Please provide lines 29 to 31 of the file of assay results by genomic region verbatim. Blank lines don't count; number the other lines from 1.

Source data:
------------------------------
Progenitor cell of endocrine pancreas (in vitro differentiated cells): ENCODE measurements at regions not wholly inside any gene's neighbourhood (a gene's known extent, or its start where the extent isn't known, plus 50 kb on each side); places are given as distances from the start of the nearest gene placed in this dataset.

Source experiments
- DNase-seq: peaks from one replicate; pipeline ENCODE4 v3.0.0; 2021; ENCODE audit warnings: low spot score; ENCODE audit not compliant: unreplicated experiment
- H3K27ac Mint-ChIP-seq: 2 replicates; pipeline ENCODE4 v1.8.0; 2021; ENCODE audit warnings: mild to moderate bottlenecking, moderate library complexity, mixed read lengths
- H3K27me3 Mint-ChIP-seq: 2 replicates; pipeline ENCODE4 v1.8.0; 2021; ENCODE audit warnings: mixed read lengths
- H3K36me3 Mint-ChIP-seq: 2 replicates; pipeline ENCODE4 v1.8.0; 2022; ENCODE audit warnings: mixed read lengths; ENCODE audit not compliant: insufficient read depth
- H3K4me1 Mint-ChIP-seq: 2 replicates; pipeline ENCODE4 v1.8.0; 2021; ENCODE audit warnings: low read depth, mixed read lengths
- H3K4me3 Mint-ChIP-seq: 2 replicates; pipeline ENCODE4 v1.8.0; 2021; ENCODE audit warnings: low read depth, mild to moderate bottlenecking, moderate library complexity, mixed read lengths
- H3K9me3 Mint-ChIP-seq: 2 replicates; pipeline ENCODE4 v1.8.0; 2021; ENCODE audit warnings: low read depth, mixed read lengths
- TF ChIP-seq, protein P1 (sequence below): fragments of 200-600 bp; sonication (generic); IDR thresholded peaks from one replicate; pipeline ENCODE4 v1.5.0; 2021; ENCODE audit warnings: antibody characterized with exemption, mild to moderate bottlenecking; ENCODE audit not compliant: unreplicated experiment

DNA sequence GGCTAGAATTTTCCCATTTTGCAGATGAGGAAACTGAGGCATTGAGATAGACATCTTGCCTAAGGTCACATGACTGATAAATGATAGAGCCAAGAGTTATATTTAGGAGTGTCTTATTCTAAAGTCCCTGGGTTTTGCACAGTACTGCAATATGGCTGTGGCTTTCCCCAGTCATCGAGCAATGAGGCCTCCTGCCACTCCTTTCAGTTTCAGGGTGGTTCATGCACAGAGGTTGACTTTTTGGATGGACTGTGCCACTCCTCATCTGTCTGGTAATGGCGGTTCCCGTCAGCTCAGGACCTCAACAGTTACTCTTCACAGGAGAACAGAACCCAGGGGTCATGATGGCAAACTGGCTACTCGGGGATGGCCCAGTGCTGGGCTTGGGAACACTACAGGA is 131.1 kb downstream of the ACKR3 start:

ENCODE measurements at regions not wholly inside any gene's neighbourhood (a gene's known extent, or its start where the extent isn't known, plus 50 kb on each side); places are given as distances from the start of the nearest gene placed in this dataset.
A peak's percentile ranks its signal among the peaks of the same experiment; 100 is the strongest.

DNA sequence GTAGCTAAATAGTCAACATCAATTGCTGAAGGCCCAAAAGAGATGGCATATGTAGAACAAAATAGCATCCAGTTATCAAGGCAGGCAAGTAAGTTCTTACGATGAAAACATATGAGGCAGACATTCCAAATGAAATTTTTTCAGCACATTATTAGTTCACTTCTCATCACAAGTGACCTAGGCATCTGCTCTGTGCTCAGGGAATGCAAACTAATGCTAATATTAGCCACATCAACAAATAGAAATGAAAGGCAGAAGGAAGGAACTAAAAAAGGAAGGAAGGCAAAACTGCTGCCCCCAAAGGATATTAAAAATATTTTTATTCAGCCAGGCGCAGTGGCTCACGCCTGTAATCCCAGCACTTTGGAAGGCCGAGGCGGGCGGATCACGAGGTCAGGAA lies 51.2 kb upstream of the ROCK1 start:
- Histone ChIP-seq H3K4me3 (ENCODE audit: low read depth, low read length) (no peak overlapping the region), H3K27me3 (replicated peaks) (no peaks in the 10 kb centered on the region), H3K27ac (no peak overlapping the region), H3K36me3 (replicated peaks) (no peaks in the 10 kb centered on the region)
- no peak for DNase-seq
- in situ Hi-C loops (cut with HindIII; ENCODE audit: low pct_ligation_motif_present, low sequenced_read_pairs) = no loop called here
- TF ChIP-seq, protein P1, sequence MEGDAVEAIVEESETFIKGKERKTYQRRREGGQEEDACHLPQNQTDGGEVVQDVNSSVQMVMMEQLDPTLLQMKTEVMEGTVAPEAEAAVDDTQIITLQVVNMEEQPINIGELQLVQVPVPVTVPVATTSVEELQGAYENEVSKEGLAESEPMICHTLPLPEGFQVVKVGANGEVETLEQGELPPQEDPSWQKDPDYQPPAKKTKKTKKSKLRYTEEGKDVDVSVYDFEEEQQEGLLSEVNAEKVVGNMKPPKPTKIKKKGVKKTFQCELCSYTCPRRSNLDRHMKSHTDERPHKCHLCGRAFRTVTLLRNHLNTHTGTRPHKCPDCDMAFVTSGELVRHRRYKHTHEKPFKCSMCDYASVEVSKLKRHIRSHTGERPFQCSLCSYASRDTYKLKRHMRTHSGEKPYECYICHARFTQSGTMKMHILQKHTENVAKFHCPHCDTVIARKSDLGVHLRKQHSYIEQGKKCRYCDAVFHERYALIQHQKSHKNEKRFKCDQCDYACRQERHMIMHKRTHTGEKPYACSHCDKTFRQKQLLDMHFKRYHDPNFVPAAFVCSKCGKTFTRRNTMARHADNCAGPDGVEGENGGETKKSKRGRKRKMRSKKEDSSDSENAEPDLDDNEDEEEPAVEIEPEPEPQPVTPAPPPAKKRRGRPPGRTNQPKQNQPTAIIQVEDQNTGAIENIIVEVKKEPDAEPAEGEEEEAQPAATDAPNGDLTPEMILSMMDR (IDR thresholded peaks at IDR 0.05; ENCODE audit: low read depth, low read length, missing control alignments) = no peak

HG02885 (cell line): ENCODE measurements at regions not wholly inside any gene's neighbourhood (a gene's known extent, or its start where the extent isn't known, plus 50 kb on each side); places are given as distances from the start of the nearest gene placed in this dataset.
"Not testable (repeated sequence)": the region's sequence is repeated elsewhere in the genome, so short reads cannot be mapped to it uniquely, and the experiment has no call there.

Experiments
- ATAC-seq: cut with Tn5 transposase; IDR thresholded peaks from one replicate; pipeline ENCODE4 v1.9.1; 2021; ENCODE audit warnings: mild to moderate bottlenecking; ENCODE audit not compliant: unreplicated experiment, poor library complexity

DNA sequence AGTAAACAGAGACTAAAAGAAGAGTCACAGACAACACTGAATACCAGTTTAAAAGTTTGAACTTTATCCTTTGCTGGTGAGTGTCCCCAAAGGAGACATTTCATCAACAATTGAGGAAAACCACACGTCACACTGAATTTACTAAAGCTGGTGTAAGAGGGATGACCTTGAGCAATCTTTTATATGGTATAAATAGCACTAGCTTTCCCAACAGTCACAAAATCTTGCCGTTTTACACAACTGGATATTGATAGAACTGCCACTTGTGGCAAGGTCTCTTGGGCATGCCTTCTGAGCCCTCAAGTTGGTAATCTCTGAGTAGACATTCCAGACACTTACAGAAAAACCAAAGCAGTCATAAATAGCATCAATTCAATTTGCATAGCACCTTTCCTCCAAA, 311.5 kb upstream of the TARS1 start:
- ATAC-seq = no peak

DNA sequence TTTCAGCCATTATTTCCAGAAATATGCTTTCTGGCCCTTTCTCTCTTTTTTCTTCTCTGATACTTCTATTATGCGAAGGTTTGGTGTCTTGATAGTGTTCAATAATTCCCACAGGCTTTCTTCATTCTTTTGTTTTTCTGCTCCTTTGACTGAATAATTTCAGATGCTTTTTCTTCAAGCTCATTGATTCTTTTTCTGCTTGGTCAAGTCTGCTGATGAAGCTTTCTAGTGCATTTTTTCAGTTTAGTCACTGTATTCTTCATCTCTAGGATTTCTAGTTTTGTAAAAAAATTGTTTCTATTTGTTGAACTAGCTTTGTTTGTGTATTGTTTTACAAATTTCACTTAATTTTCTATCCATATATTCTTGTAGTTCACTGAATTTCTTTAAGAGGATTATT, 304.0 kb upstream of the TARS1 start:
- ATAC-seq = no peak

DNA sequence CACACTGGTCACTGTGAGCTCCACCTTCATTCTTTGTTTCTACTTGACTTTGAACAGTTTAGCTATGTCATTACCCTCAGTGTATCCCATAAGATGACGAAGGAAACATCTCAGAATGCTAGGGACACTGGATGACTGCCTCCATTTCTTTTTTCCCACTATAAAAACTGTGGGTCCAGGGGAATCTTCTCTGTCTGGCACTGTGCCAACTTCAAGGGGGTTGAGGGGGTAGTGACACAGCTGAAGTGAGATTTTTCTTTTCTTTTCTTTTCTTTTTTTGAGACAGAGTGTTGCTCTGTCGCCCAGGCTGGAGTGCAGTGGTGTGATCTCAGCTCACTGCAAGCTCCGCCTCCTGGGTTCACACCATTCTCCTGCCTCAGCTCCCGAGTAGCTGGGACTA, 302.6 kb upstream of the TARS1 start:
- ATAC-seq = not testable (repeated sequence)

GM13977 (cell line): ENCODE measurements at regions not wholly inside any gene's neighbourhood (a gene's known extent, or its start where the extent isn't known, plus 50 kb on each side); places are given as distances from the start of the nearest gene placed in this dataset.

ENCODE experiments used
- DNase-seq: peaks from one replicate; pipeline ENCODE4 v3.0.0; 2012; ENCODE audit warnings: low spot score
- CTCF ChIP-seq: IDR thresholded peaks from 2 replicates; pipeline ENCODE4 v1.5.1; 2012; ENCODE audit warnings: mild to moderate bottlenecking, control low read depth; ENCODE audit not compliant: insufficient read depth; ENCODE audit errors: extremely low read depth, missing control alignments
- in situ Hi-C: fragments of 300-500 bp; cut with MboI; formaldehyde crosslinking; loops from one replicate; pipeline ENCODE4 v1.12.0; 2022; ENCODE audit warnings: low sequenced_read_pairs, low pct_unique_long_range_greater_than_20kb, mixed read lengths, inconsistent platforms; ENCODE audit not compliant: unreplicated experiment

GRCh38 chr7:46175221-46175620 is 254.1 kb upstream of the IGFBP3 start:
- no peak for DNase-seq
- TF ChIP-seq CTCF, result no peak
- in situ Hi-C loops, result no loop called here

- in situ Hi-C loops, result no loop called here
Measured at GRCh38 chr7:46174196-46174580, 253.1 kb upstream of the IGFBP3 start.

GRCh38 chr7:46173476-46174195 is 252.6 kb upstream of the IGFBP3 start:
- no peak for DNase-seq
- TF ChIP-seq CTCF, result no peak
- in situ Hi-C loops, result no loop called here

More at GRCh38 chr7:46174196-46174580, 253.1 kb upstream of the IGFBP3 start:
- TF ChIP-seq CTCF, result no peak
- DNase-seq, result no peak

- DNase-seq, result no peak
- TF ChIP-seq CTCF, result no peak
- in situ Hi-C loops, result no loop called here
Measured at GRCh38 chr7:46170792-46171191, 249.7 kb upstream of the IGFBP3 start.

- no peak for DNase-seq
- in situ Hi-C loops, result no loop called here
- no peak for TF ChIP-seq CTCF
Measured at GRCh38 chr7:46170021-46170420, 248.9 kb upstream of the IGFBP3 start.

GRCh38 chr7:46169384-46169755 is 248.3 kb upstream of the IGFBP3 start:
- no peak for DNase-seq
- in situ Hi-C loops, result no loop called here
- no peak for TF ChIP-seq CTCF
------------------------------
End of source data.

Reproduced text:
GM13977 (cell line): ENCODE measurements at regions not wholly inside any gene's neighbourhood (a gene's known extent, or its start where the extent isn't known, plus 50 kb on each side); places are given as distances from the start of the nearest gene placed in this dataset.

ENCODE experiments used
- DNase-seq: peaks from one replicate; pipeline ENCODE4 v3.0.0; 2012; ENCODE audit warnings: low spot score